When the army ousted Suu Kyi in 2021, it arrested her and top members of her governing National League for Democracy, which had won a landslide victory for a second term in a November 2020 general election. The military claimed to have acted because of massive electoral fraud — a claim not backed up by objective election observers. Suu Kyi, 77, is serving prison sentences totaling 33 years after being convicted in a series of politically tainted prosecutions brought by the military.


Shortly after the military seized power and quashed nonviolent protests with lethal force, thousands of young people slipped away to remote rural areas to become guerrilla fighters.

The photos showed the charred bodies of over 30 people in three burned-out vehicles who were reportedly shot by government troops as they fled combat.

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Operating in decentralized “People’s Defense Forces,” or PDFs, they are proving to be effective warriors, specializing in ambushes and occasionally overrunning isolated army and police posts. They have benefited greatly from supplies and training provided by the some of the country’s ethnic minority rebels — Ethnic Armed Organizations, or EAOs — who have been fighting the army for decades for greater autonomy.

“That’s not only a very brave thing to do. It’s a very difficult thing to do,” Richard Horsey, an independent analyst and adviser to the International Crisis Group, told the Associated Press. “It’s a very challenging thing to do, to take on ... a military that’s been fighting counter-insurgency warfare [for] basically its whole existence.”

David Mathieson, another independent analyst with more than 20 years’ experience in Myanmar, said that the opposition’s combat capabilities are “a mixed picture in terms of battlefield performance, organization and unity amongst them.”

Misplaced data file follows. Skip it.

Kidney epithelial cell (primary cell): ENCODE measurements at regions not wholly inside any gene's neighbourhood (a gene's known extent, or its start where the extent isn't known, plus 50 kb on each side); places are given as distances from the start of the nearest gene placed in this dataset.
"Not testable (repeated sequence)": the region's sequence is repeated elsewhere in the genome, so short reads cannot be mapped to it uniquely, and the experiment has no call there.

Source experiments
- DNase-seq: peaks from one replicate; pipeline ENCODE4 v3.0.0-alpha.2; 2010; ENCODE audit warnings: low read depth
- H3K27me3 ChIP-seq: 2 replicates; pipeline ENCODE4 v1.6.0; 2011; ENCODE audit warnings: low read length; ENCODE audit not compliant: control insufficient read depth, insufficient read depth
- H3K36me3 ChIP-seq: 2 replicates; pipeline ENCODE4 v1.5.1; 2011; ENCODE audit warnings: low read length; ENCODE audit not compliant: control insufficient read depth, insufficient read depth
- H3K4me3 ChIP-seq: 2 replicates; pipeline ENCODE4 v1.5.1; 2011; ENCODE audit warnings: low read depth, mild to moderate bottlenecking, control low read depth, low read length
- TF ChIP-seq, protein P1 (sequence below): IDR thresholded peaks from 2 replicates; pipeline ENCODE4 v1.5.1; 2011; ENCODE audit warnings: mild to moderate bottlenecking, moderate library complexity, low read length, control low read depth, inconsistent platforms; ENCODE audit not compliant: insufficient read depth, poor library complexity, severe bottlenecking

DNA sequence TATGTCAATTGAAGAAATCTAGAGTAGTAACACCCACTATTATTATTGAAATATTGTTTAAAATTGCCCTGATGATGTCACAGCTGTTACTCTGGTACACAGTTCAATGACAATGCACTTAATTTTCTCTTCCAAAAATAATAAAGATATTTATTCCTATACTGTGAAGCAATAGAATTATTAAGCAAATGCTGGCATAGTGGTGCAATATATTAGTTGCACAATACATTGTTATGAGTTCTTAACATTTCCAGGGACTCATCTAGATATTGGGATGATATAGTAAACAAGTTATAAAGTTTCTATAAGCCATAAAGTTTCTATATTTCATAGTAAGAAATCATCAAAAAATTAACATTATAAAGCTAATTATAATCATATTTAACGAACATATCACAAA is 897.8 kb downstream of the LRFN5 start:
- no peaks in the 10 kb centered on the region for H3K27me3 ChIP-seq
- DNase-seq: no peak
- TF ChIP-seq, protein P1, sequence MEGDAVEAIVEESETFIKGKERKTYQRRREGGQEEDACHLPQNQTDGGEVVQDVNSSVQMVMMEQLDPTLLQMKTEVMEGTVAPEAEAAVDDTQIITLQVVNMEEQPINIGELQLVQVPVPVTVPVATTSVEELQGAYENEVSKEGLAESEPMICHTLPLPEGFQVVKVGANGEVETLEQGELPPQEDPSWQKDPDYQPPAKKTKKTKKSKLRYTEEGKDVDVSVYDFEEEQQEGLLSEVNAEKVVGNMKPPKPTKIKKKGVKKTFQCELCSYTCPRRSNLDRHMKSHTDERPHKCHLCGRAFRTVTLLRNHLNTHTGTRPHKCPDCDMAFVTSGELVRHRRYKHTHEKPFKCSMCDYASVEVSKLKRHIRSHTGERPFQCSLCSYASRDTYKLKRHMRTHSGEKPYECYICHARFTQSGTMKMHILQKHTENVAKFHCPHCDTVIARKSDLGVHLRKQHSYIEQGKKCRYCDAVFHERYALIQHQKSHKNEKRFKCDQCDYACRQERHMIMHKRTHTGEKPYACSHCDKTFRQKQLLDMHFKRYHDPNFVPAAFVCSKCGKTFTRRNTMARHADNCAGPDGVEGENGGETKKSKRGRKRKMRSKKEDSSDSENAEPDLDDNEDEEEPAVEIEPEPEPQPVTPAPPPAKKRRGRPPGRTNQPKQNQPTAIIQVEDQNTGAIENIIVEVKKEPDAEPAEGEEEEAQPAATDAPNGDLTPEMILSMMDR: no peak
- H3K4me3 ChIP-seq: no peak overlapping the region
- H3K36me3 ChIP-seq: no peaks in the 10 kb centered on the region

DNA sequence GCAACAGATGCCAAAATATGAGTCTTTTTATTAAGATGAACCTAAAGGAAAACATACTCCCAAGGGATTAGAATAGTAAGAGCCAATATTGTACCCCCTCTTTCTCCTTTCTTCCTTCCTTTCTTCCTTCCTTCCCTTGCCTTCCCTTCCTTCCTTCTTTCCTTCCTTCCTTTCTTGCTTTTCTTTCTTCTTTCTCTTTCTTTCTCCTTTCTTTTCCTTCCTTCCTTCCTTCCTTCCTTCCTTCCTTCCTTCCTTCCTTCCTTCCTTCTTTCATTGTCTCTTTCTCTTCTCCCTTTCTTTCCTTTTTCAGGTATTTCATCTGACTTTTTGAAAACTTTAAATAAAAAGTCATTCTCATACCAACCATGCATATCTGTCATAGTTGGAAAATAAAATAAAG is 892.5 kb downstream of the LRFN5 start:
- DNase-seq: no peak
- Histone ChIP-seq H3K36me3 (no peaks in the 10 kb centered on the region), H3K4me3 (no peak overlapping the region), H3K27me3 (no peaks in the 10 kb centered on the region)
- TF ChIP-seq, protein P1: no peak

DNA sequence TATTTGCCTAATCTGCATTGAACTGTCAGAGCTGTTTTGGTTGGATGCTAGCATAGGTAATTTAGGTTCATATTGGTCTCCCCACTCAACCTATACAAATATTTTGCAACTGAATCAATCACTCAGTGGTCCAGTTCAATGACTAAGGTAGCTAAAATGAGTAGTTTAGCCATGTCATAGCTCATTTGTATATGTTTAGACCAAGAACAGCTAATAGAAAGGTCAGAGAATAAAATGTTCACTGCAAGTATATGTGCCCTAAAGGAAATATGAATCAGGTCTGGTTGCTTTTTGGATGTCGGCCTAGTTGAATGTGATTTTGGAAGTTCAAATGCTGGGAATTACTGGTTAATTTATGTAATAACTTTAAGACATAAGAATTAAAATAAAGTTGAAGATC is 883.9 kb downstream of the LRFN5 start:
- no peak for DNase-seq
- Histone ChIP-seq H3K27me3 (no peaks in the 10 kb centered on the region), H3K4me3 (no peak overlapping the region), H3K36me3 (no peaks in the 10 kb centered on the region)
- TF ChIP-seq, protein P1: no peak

But, he added, “it’s also important to remember two years in that no one was predicting that they were actually going to be as effective as they are now. And in certain areas, the PDFs have been taking on the Myanmar military and, in many respects, besting them on the battlefield in terms of ambush and pitched battles, taking over bases.”

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Mathieson said the military’s heavy weaponry and air power had brought the situation to a kind of stalemate.


The military government of Senior Gen. Min Aung Hlaing has an advantage not just in arms and trained manpower but also in geography. Myanmar’s main neighbors — Thailand, China and India — have geopolitical and economic interests in Myanmar that leave them satisfied with the status quo, which largely keeps Myanmar’s borders from becoming a major supply route for weapons and other supplies for the resistance. And while much of the world maintains sanctions against the generals and their government, the junta can rely on obtaining arms from Russia and China.